Some of the people in federal custody have done terrible, violent things. Most inmates have some combination of mental illness, a history of physical or sexual abuse, drug or alcohol addiction and a lack of economic or educational opportunity. Getting them to where they can return to a society and live safe, productive, law-abiding lives involves interventions to deal with all of those factors. This includes mental health care, education, skills training, substance abuse treatment, rehabilitative programs and the guidance of elders and chaplains.
However, that work can only happen in a safe environment. When inmates pose a security risk, they may have to be temporarily separated from the rest of the institution.
On that point, there is agreement from the correctional investigator, the John Howard Society, correctional employees and even former inmates that this needs to be done. The problem is that our existing system for doing that, administrative segregation, separates inmates not only from the rest of the prison population, but also from the interventions that could address the factors that caused them to be a security risk in the first place. Bill C-83 would address this problem.
The bill maintains the ability for inmates who pose a risk to be separated when necessary, but it sets out conditions of confinement and intervention that are a major improvement over what is currently in use. In the structured intervention units, or SIUs, created by Bill C-83, inmates would receive a daily opportunity of at least four hours to be out of the cell and at least two hours of meaningful interaction with other people, such as program staff, visitors, volunteers and other compatible inmates.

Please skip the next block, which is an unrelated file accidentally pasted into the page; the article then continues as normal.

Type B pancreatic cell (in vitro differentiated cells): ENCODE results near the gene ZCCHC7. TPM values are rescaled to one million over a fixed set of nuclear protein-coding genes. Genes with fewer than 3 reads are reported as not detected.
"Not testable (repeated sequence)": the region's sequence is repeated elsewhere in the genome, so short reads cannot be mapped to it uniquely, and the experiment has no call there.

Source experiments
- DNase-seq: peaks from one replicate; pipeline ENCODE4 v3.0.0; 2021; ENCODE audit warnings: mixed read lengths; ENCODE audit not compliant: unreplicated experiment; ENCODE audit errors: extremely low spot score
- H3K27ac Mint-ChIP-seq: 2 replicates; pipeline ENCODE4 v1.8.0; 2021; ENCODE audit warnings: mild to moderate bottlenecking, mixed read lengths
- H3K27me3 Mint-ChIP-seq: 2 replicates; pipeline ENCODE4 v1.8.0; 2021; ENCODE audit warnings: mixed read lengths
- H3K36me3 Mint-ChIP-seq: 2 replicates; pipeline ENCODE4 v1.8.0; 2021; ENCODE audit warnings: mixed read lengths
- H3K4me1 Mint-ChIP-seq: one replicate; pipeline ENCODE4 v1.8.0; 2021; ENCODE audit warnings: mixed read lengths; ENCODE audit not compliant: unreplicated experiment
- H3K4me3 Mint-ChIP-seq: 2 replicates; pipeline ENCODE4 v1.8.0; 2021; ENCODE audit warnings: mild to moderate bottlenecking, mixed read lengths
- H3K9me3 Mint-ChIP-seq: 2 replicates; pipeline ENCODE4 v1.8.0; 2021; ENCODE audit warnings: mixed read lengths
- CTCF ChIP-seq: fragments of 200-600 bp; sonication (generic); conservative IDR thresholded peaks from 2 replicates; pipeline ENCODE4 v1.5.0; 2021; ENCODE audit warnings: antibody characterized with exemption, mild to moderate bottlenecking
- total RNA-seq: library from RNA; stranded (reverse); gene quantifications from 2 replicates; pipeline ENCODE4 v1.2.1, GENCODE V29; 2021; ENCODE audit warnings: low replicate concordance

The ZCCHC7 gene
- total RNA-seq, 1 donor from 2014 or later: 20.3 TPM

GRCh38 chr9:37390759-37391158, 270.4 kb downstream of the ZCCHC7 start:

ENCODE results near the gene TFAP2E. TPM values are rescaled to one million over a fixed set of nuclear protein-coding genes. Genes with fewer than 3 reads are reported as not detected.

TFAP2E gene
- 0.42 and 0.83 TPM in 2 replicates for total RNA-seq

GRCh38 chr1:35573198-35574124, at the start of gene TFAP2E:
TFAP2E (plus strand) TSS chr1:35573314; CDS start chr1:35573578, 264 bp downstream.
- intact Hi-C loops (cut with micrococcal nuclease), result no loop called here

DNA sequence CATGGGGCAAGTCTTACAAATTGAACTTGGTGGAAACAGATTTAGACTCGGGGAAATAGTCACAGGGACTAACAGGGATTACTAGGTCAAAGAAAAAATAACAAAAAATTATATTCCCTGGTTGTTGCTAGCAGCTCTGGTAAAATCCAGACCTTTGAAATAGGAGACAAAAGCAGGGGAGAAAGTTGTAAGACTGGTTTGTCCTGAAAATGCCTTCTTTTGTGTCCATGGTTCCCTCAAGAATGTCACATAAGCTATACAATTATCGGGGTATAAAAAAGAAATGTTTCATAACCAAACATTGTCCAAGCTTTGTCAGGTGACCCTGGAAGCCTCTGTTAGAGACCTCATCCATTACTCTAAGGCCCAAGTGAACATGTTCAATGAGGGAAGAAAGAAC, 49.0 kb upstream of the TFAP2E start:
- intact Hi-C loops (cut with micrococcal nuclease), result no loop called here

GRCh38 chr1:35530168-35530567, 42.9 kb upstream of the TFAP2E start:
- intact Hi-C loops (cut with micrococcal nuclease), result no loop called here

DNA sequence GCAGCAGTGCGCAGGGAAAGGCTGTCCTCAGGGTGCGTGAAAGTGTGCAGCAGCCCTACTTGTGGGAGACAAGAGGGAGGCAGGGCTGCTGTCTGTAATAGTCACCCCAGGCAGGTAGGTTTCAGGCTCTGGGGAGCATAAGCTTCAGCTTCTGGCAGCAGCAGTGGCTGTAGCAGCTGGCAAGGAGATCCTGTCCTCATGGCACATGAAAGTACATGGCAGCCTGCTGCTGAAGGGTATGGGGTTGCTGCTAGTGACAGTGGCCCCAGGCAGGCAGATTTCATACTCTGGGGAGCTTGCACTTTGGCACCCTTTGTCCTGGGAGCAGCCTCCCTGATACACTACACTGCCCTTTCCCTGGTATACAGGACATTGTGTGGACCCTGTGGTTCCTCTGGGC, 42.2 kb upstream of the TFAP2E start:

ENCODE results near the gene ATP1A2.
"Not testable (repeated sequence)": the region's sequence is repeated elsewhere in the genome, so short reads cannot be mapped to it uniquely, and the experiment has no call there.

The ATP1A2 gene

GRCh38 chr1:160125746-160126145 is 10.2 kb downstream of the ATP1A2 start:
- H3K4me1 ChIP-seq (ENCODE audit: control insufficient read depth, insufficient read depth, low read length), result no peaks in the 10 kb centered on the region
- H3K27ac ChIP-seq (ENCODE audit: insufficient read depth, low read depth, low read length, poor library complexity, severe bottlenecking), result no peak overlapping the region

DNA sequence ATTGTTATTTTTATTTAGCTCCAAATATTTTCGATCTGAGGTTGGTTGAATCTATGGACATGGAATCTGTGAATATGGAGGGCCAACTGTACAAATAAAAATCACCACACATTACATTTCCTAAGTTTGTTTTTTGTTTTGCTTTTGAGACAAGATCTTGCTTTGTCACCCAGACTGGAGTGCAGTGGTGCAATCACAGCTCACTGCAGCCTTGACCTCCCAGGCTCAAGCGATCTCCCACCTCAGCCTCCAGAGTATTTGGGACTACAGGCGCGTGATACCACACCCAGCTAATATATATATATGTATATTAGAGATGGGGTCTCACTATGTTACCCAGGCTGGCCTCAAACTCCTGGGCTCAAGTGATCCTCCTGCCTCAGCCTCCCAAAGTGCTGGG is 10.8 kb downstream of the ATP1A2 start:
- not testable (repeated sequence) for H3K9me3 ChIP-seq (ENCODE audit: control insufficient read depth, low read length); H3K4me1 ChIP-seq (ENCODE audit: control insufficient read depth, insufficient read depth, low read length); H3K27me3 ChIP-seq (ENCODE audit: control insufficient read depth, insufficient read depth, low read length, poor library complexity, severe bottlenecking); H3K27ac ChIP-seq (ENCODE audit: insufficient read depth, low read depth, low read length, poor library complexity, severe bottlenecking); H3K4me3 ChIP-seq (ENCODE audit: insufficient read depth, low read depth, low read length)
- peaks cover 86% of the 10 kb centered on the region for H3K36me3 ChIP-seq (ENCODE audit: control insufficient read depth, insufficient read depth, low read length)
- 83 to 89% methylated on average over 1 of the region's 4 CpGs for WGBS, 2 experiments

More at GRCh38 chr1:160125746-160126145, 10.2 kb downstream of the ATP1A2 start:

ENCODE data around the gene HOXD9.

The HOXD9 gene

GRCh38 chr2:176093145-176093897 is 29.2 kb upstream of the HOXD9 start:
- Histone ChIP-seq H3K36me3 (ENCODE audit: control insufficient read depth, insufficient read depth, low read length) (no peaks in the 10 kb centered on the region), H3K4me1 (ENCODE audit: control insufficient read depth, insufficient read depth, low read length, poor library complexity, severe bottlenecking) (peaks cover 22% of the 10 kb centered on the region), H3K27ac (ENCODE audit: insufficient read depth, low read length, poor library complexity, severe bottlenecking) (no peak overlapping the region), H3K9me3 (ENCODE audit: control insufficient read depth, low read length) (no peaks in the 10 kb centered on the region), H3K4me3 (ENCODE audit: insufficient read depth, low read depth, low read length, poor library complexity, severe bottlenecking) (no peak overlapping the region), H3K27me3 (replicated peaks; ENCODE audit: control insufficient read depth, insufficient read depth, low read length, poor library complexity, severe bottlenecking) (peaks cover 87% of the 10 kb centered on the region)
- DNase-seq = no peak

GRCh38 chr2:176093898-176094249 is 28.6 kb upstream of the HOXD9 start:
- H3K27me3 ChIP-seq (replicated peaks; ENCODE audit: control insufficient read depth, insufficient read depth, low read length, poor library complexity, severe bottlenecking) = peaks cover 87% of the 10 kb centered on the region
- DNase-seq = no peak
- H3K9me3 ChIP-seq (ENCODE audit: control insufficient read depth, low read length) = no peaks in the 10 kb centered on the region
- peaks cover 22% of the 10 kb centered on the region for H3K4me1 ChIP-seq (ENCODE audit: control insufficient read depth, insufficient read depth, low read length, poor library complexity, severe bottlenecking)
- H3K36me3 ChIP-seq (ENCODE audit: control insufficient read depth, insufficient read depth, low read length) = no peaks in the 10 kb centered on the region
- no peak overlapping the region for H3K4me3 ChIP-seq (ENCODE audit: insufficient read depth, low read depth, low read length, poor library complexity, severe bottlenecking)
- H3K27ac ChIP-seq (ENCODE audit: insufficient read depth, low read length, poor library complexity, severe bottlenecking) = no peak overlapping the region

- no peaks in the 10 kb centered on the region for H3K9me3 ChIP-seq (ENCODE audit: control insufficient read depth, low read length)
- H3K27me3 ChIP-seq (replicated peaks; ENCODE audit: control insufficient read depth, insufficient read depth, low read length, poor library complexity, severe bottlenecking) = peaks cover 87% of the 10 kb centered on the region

On that last point, some participants in this debate have conjured the spectre of correctional staff just throwing incompatible inmates, such as members of rival gangs, together in the yard and keeping their fingers crossed. Of course, that will not happen, and would not happen, with the professional staff we have at Correctional Service Canada.
We are talking about a situation where out of maybe seven or eight inmates in the SIU, two of them get along and might be allowed to have lunch together. To allow for meals or yard time to happen in small groups or for rehabilitative programs to be provided one-on-one or in small groups, the corrections services will need new resources, including hiring new staff and making adjustments to infrastructure. That is why the fall economic statement included $448 million over six years for the implementation of the bill, $300 million going toward staff and infrastructure.
As set out in the breakdown the government provided to the public safety committee in November, that includes this funding as well as $150 million toward mental health care. These resources will allow the corrections services to meet the ambitious new standards set by Bill C-83, improving the quality and accessibility of mental health care and rehabilitative interventions.
The whole point is to address the issues that led to a person being separated from the mainstream inmate population in the first place, so he or she can safely reintegrate in the community within the institution and eventually the community outside it. I hope that is an objective we all share. Indeed, most of the witnesses at committee, who made critiques of the bill, did not take issue with this objective. They simply wanted greater assurance that the objective would be met. Since their testimony was heard, amendments have been made in an effort to provide that assurance.
In fact, amendments have been accepted from all parties as we have gone through this legislation, which is one of the main purposes of committees and a purpose that our government respects.
Witnesses worried that the opportunity for time out of the cell would be provided at unreasonable hours, like in the middle of the night. Therefore, the bill has been amended to specify that it must occur between 7 a.m. and 10 p.m.
Witnesses also worried that the clause that time out of cell not be provided in exceptional circumstances might be too broad. Therefore, the bill has been amended to provide specific examples of the kinds of exceptional circumstances that we are talking about, like fires and natural disasters.